but I did not. Still, I liked and recommend the book.
Robert Maitland, a mid-thirties British architect who has it all (yet apparently has a deep-seated need to escape from it), gets more than he bargained for (or does he?) when his speeding car skids off a busy highway and strands him on a forgotten traffic island. Dazed, his misguided attempt to return to the road only manages to injure him to the point where he truly is marooned on the island, a stretch of land overgrown with high grasses and littered with the remains of abandoned cars and demolished structures. Largely out of sight of the fast-moving traffic, Maitland is unable to attract anyone's attention, despite numerous attempts. However, as he increasingly comes to realize, being "alone" doesn't necessarily mean there's nobody else around...
"Concrete Island" is a compelling short novel that works on multiple levels, as both a primal story of a man's attempt to survive and also as an exploration of existential ideas and commentary about human connections (or lack thereof) in our modern world. It raises questions about our expected roles in "civilized" society, the space between the "haves" and the "have-nots" (both metaphorically and literally), and our unspoken desires and fears.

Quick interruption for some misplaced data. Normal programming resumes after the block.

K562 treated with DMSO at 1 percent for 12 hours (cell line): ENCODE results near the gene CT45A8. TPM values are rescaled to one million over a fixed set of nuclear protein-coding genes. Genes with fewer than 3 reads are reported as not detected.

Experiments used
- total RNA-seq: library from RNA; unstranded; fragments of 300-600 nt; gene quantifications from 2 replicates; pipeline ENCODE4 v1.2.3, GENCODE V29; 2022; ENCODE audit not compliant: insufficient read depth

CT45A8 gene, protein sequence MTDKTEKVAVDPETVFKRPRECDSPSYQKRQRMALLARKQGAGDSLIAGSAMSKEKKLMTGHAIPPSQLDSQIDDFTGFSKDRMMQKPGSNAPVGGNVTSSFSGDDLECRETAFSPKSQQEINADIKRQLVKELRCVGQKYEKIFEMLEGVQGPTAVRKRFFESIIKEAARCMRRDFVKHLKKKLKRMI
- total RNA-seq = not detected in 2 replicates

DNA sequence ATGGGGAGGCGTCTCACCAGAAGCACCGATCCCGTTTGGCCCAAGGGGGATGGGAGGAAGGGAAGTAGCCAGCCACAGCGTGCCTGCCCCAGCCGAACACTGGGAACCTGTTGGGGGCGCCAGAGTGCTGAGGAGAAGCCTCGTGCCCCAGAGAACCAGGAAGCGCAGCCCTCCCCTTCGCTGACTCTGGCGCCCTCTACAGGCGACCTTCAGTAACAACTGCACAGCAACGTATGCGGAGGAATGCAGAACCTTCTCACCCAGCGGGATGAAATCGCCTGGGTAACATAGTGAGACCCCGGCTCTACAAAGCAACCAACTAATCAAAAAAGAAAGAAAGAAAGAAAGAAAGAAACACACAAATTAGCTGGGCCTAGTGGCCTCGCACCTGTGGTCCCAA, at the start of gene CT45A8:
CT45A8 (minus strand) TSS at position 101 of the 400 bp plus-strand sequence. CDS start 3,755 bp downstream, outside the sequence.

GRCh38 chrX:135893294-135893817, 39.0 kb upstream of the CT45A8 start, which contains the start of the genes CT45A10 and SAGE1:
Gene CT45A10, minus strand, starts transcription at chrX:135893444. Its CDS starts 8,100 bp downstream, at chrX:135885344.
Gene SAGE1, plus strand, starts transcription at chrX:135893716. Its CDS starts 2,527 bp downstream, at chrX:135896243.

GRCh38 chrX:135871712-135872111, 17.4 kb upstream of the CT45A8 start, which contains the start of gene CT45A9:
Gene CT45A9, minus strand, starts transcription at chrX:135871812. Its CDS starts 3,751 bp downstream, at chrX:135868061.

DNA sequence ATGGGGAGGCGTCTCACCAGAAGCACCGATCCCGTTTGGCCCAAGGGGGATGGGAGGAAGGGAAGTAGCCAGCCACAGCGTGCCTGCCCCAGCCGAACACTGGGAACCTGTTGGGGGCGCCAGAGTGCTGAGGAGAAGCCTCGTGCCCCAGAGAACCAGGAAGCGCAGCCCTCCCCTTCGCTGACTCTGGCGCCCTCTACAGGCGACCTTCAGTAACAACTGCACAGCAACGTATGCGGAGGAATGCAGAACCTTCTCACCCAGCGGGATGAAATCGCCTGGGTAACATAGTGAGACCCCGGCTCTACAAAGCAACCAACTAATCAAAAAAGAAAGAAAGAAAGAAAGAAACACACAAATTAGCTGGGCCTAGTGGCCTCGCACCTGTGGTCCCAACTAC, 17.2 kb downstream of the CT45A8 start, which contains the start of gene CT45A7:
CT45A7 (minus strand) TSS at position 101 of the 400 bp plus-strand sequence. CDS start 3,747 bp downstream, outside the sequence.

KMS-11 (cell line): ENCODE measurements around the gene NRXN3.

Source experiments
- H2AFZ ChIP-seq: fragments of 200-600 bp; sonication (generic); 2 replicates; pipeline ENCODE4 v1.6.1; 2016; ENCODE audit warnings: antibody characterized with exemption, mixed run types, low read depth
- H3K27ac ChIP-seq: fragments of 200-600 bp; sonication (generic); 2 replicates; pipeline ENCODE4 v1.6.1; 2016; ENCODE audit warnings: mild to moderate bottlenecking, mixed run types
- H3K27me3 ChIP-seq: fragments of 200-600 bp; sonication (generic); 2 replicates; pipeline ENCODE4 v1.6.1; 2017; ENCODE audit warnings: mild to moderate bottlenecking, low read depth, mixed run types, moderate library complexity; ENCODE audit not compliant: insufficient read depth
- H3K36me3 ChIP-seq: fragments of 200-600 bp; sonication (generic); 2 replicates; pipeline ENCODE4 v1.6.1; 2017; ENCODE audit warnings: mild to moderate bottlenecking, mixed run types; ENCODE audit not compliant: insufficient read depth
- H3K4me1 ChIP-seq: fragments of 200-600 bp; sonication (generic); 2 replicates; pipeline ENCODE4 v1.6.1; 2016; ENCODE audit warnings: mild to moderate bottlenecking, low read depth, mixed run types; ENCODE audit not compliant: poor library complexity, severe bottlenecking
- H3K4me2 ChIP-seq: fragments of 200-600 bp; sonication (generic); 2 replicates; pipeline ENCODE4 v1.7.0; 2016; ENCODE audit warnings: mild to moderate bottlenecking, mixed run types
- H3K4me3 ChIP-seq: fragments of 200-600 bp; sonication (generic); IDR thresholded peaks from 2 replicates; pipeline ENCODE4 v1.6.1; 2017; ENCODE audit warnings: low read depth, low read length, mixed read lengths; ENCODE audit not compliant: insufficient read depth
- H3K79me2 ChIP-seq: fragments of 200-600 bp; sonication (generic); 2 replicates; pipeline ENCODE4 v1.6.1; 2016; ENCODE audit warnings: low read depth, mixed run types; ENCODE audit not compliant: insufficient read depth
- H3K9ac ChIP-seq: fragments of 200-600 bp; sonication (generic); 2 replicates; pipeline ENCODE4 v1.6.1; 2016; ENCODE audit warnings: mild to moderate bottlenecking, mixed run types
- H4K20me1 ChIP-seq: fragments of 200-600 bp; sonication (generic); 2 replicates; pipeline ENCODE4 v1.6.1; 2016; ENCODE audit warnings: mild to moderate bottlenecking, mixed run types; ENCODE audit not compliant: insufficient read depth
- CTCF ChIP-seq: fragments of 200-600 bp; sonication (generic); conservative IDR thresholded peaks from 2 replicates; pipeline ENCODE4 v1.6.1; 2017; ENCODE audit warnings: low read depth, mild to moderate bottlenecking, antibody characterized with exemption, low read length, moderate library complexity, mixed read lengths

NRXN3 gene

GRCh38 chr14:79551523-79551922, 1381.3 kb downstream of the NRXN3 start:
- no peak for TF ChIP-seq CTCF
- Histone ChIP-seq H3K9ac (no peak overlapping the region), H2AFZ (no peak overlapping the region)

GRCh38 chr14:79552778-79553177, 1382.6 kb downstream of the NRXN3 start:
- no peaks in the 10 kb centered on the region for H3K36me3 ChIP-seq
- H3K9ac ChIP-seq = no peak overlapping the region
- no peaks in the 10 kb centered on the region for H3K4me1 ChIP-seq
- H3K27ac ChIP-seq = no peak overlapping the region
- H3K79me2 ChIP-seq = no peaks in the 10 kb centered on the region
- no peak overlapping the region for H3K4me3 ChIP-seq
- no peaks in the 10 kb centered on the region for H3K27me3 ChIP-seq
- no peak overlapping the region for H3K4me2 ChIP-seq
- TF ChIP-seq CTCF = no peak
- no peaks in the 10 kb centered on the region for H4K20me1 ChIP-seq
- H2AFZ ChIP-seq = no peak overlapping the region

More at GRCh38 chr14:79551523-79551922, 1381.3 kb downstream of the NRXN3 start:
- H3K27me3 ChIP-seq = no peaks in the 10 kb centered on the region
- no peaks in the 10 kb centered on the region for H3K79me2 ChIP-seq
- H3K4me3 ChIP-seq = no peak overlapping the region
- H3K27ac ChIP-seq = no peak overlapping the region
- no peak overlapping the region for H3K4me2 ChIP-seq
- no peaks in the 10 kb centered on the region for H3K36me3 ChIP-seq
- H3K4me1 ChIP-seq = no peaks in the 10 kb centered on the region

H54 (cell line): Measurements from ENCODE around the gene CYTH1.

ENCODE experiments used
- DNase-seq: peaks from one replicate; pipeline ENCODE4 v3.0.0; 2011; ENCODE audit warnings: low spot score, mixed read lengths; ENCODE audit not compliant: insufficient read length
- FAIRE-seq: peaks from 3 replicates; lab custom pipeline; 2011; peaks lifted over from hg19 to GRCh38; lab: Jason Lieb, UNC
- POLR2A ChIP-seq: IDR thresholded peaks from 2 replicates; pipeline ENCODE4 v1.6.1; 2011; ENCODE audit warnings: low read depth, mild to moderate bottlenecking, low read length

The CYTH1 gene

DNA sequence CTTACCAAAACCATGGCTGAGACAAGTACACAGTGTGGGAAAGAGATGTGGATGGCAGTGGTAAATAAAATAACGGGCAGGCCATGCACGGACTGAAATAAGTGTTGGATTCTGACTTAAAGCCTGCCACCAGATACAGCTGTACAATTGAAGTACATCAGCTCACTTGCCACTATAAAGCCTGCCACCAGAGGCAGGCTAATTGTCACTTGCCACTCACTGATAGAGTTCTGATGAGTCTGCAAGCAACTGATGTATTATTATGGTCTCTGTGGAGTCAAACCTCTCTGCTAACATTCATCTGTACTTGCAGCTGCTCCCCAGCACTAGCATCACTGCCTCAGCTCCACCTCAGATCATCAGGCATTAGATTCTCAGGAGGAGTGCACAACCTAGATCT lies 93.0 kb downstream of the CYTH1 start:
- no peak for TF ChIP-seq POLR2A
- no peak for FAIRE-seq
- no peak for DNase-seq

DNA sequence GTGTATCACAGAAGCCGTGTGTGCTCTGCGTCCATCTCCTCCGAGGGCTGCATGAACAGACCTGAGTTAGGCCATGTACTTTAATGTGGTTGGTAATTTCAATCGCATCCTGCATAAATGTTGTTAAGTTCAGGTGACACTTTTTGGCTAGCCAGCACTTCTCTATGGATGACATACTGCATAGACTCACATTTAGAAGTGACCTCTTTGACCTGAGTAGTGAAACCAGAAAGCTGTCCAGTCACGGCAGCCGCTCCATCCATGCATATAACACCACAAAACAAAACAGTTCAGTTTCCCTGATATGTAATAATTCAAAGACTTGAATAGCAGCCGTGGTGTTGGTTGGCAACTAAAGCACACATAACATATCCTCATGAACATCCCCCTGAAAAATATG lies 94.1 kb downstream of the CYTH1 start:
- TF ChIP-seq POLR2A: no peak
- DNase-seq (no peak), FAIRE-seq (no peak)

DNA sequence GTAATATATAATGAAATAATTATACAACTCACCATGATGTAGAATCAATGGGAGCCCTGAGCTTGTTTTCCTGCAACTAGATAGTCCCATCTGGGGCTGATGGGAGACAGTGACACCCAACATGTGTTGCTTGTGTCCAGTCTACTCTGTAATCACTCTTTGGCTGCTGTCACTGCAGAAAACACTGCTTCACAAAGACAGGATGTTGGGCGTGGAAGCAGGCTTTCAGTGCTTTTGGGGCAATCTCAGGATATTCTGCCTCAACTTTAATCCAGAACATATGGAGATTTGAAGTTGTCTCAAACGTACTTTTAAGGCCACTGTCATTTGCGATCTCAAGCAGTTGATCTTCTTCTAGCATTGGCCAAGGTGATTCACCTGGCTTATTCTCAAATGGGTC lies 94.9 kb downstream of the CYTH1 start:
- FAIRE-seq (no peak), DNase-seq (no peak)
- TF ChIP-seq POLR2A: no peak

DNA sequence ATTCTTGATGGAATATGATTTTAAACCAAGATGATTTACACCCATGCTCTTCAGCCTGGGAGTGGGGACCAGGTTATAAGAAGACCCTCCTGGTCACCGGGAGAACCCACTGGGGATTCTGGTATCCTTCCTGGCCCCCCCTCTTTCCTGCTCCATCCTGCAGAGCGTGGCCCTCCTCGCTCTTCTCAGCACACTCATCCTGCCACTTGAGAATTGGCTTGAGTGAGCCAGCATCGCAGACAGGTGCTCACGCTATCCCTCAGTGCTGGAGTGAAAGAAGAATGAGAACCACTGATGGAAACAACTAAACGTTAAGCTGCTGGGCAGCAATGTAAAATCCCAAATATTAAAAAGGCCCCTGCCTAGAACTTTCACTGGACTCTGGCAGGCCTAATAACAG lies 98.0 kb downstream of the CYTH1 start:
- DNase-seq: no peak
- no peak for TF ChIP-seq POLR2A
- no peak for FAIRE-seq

So sit back and take a journey to the "Concrete Island." Stay as long as you like...
CI tells the story of Robert Maitland, a wealthy and successful architect and first-rate jerk, who loses control of his car, crashes through a traffic barrier, and ends up injured and stranded on a patch of derelict ground beneath the freeways of London. In a Robinsonade, a protagonist explores his new home, scavenges for food, develops a fever, devises shelter, and then discovers he is not alone. All this happens to Maitland, who survives through the odd kindness of his cohabitants. But as he survives, Maitland shows tendencies toward intimidation and manipulation and corrupts what was, before his arrival, a strange yet undeniable haven.